These links have been attracting more attention lately. It has become one rising star of periodontal medicine. The promising area studying how gum infection and inflammation impact extraoral health. Today, periodontitis is suspected to have links to dozens of systemic conditions.

In this effort, we looked for the leading international organisation in the field of heart and CV health, so we decided to work together with the World Heart Federation (WHF), the global benchmark organisation – just as we did previously with ORCA (European Organisation for Caries Research, which actually is not European anymore) for the Perio & Caries campaign, and with the International Diabetes Federation (IDF) for the Perio & Diabetes campaign.

How was it set up?

The Perio & Cardio campaign is based on evidence-based science and the outcomes of the Perio-Cardio Workshop, a high-level scientific meeting held in Madrid in February 2019, under coordination of Mariano Sanz, and, jointly organised by the EFP and the WHF with an unrestricted grant from Dentaid.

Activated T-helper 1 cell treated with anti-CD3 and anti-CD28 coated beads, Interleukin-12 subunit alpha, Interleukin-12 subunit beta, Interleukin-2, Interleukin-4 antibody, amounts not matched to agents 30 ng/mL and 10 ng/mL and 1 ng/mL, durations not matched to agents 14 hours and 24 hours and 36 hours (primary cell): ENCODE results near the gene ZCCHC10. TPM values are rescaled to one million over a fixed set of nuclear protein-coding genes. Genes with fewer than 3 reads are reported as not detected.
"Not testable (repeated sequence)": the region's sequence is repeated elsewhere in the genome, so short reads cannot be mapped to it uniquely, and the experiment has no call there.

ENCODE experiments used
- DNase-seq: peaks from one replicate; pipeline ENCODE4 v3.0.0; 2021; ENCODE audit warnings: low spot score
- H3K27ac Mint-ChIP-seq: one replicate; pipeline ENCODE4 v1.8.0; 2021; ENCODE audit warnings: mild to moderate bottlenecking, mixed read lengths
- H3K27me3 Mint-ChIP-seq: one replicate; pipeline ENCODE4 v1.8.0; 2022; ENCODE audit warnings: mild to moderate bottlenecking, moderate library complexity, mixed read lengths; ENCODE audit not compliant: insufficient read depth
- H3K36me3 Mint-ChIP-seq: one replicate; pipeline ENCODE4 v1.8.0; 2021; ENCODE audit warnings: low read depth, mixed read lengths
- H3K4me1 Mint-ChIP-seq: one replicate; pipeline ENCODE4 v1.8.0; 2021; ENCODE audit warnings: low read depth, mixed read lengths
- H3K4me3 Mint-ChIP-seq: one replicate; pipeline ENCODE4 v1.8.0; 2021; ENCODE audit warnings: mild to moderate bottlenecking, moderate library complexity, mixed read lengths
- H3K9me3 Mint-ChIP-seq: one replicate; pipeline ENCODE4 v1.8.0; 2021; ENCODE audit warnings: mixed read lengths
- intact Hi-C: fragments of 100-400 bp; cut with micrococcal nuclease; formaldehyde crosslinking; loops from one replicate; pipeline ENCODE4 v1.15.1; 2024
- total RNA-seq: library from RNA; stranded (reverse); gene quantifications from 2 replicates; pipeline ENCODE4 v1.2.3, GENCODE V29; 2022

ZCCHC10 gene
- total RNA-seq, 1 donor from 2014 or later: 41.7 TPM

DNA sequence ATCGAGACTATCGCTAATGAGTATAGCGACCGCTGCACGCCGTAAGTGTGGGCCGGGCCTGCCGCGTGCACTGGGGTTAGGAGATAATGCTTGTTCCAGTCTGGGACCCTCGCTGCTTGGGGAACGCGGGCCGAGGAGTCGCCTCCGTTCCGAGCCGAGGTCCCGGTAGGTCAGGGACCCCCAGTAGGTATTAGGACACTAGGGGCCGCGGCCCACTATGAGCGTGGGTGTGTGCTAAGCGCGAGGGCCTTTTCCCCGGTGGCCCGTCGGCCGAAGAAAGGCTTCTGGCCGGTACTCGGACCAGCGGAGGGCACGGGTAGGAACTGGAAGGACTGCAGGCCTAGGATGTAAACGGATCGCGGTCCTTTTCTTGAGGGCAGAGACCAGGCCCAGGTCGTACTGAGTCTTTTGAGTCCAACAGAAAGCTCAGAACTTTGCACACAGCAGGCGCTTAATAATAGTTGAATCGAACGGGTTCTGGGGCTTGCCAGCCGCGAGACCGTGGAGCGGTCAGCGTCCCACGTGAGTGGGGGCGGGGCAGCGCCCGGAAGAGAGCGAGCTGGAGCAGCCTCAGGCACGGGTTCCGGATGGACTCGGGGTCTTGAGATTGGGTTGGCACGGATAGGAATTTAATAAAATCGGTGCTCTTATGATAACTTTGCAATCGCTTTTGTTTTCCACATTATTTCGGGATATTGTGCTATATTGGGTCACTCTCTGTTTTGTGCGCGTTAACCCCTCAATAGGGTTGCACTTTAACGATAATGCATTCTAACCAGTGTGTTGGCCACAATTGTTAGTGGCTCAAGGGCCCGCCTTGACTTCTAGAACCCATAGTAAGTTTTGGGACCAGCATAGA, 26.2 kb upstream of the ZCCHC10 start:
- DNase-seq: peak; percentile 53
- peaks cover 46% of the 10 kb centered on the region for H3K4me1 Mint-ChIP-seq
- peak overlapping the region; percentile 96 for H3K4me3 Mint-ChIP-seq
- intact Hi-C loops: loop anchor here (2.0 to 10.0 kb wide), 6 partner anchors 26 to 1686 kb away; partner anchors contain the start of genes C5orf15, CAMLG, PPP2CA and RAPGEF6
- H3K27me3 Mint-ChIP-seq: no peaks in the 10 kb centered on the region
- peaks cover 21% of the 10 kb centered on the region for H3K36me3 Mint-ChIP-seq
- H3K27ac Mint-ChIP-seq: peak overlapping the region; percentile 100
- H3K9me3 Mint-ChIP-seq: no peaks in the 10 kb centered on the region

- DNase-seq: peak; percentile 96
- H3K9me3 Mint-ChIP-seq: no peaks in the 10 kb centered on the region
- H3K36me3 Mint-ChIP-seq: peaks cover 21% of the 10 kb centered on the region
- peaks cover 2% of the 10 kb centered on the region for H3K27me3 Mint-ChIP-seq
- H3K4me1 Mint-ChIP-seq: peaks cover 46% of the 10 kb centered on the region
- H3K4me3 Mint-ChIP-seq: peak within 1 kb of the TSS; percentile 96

The scientists worked in working groups and produced the science, and then the EFP has made an educational effort to turn that input into ‘actionable awareness tools’, with a number of communication experts following the guidance of four scientific experts: Paula Matesanz, Hady Haririan Henrik Dommisch, and myself.

What were the main outcomes?

Perio & Cardio highlighted some significant changes in the previous perceptions. Firstly, there was an important acknowledgment on the impact of oral status on cardiovascular disease risk. I believe this to be of uttermost importance.

Importantly, it highlights how crucial the impact of periodontal treatment is. Also the importance of good oral hygiene conditions in the prevention of cardiovascular diseases. Altogether, this represents a call to action for better health for patients.

Why are they important?

Because cardiovascular and periodontal diseases potentially affect us all. They are pervasive non-communicable diseases, which do not always announce their presence. Among gum diseases, periodontitis by itself is one of the most common inflammatory diseases. It globally affects almost 800 million people in its most severe forms. In general terms, gum disease is estimated to affect half of adults over 30 years in developed countries.

Equally, cardiovascular diseases are the leading cause of death and disability worldwide. Its impact is considerable everywhere, but particularly in western countries.